Local News

Abbot Point Port To Recommence Operations This Week

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Image Credit: Adani Australia

Abbot Point Operations has reconfirmed that flood waters moving across the site last week did not enter the Great Barrier Reef Marine Park, however flood water did enter the Caley Valley Wetlands via an authorized release point, as well as from the wetland's broader catchment area.

Flood water entering the wetlands from Abbot Point Operations authorized release point was sent for analysis to an accredited third-party, confirming the ‘total suspended solids’, or volume of other debris materials (like soil, plant material, dust and other particulate material) within the flood water, was 58 mg/L.

CEO of Abbot Point Operations, Mr Dwayne Freeman, said the flood water was not ‘coal-laden sludge’.

“This is a very minor elevation in total suspended solids, following an extraordinary weather event that caused flooding and damage to much of North Queensland including many homes, businesses, and farms,” Mr Freeman said.

“These preliminary test results are a testament to the infrastructure upgrade program and the tireless work of our dedicated employees.

“We are confident there will be no environmental impacts to the wetlands area, despite this unprecedented weather event.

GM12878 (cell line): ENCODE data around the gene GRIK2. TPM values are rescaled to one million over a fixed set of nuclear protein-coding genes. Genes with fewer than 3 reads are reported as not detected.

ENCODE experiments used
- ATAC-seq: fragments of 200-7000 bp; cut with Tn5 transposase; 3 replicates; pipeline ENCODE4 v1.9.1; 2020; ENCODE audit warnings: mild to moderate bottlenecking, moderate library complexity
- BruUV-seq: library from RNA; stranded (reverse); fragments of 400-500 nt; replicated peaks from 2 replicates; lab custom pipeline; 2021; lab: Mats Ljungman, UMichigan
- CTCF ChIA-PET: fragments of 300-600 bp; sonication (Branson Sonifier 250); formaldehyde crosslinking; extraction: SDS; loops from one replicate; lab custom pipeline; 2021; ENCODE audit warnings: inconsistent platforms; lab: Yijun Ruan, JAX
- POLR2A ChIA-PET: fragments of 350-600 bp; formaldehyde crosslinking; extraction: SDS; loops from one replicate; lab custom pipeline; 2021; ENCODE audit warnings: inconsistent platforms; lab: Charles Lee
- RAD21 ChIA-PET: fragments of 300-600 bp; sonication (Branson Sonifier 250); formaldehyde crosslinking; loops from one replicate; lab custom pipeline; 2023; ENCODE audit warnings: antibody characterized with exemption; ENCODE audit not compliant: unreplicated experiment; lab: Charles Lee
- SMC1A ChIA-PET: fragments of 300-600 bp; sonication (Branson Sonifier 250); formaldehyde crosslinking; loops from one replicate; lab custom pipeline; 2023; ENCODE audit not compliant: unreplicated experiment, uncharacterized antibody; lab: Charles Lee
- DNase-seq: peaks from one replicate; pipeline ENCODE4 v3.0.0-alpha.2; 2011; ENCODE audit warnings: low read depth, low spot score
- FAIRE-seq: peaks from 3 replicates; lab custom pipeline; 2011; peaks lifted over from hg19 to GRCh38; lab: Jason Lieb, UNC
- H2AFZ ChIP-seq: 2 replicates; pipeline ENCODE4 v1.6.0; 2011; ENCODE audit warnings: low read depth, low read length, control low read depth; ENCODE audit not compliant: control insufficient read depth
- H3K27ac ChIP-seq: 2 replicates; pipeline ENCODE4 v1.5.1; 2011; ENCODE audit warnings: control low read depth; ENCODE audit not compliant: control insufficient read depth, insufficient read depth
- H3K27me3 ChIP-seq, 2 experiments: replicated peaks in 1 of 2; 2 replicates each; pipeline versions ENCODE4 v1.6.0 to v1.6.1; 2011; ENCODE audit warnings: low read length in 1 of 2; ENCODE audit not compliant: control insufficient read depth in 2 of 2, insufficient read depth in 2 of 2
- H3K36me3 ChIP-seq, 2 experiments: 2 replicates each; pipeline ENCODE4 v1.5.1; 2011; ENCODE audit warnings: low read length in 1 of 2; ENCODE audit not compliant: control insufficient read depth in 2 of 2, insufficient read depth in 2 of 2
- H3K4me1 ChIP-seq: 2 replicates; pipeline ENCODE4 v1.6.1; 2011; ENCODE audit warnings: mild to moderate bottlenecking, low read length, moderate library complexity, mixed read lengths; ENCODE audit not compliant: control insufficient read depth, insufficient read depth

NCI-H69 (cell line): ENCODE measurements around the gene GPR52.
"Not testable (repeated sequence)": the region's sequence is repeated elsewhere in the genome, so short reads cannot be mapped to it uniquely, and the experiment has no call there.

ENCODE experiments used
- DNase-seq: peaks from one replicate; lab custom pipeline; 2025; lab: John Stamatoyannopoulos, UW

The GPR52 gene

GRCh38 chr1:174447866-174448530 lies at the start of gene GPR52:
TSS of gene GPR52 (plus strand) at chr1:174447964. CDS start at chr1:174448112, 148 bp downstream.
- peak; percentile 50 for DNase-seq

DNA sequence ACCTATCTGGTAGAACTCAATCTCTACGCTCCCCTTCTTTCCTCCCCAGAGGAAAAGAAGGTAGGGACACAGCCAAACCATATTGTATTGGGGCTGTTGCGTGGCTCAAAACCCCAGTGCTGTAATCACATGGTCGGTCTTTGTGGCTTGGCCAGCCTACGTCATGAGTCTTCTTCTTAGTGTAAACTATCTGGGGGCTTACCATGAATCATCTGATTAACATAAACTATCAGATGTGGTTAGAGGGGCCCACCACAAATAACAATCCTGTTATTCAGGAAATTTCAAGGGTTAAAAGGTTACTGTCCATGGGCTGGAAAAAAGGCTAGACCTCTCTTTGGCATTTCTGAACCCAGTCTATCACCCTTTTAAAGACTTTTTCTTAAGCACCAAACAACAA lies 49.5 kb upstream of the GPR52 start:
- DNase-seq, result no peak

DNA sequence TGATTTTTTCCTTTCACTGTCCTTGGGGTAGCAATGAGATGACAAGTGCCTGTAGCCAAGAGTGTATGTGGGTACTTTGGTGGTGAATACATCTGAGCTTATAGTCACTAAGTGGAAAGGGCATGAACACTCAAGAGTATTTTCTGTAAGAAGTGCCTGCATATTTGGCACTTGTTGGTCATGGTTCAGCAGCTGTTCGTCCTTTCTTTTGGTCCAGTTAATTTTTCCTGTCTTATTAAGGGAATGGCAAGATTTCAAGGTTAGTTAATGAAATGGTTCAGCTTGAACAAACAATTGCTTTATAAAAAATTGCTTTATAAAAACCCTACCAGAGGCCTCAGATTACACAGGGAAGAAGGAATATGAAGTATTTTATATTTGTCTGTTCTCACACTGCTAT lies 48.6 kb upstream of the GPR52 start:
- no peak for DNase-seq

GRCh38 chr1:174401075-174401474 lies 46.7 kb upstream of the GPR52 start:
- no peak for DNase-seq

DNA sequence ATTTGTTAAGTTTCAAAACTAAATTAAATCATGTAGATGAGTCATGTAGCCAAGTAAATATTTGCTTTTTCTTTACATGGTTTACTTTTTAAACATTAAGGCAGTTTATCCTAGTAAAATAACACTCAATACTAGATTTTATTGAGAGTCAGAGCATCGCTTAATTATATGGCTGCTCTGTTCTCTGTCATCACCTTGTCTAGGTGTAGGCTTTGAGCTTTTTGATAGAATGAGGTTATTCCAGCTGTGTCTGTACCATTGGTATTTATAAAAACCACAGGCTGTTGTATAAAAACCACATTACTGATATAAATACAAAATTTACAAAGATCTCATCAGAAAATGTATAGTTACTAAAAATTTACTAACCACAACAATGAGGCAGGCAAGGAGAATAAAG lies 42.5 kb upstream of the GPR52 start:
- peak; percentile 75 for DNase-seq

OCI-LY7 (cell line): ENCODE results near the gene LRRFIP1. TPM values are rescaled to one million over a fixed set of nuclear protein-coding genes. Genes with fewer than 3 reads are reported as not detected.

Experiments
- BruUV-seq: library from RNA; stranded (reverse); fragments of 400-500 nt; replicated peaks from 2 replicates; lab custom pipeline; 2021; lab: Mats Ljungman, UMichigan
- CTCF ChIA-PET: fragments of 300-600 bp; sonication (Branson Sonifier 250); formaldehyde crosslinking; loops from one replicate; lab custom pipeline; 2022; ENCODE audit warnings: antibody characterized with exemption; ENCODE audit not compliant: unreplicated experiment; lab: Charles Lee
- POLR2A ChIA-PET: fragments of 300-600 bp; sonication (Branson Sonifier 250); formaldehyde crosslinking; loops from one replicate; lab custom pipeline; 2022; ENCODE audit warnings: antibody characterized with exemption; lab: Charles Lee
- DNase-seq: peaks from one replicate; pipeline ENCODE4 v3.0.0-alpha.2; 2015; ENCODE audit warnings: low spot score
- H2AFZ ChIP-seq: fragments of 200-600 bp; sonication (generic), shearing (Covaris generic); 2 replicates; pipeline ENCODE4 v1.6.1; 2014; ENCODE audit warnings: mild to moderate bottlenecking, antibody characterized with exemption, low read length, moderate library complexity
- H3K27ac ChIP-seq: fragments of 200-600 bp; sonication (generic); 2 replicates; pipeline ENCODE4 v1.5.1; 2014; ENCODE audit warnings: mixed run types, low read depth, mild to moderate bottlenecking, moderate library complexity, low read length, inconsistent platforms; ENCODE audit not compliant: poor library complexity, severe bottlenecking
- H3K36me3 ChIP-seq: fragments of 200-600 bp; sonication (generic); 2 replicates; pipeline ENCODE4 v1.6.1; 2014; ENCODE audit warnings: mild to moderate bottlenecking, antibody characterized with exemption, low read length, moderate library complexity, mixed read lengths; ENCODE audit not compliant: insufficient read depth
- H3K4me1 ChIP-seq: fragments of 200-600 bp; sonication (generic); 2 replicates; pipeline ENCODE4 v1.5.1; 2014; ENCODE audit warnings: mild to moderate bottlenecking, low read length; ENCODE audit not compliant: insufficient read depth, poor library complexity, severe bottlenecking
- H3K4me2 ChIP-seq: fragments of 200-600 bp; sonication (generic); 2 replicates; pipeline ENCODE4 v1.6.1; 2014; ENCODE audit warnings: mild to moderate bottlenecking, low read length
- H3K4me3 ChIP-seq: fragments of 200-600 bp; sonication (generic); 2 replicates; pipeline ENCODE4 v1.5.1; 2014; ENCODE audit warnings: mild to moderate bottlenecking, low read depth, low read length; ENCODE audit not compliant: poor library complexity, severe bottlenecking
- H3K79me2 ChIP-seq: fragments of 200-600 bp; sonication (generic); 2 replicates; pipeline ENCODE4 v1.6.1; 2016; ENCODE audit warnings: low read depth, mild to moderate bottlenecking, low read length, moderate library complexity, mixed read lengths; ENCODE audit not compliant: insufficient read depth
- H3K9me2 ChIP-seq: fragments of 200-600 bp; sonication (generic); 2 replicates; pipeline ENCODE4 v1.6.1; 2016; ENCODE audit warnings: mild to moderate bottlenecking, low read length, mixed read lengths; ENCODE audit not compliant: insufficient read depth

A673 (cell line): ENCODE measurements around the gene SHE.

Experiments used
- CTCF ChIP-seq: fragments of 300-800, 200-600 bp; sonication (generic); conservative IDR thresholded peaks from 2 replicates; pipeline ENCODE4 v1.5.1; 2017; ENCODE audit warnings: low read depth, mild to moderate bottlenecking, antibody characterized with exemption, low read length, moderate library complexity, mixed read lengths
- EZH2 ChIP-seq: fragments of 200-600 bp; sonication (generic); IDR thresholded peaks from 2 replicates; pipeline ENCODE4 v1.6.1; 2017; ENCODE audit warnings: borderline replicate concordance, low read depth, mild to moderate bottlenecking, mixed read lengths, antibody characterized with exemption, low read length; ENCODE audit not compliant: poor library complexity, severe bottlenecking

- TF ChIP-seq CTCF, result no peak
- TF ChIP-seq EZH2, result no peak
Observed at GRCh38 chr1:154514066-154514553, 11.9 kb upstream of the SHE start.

“Normally a company would not release its test results, but we recognise there is a high level of public interest in Abbot Point Terminal’s operations, and as a result of this, we are releasing these results in an effort to keep the community informed and to demonstrate our commitment to operating transparently and with integrity,” he said.

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Image Credit: Adani Australia

Mr Freeman said that monitoring and inspections on site had given Port officials a better understanding of the reasons for flood waters entering the wetlands.

“The weather has been extreme up here at Abbot Point. Heavy rainfall has seen a significant amount of water accumulating on the Port site and surrounding properties.

“The flood water from our neighbouring properties on Thursday 7 February 2019 could not be contained any longer and exceeded our systems' capacity, resulting in flood water entering the wetlands,” Mr Freeman said.

Abbot Point Terminal has received more than 900mm of rain at the Port since December alone.

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Image Credit: Adani Australia

Since 2017 Abbot Point Operations have been undertaking a three-year major infrastructure upgrade program to improve safety and environmental management.

More than $15 million in upgrades is the process of final execution in what will be a $50 million program in total. The works that have been completed to date have greatly assisted in retaining on site the large volume of rainfall that was received.

These upgrades include: increasing the volume of water storage ponds, upgrade of a bund wall, including new piping and pump facilities, as well as our early works program on the redesign of remaining water management infrastructure at other release points.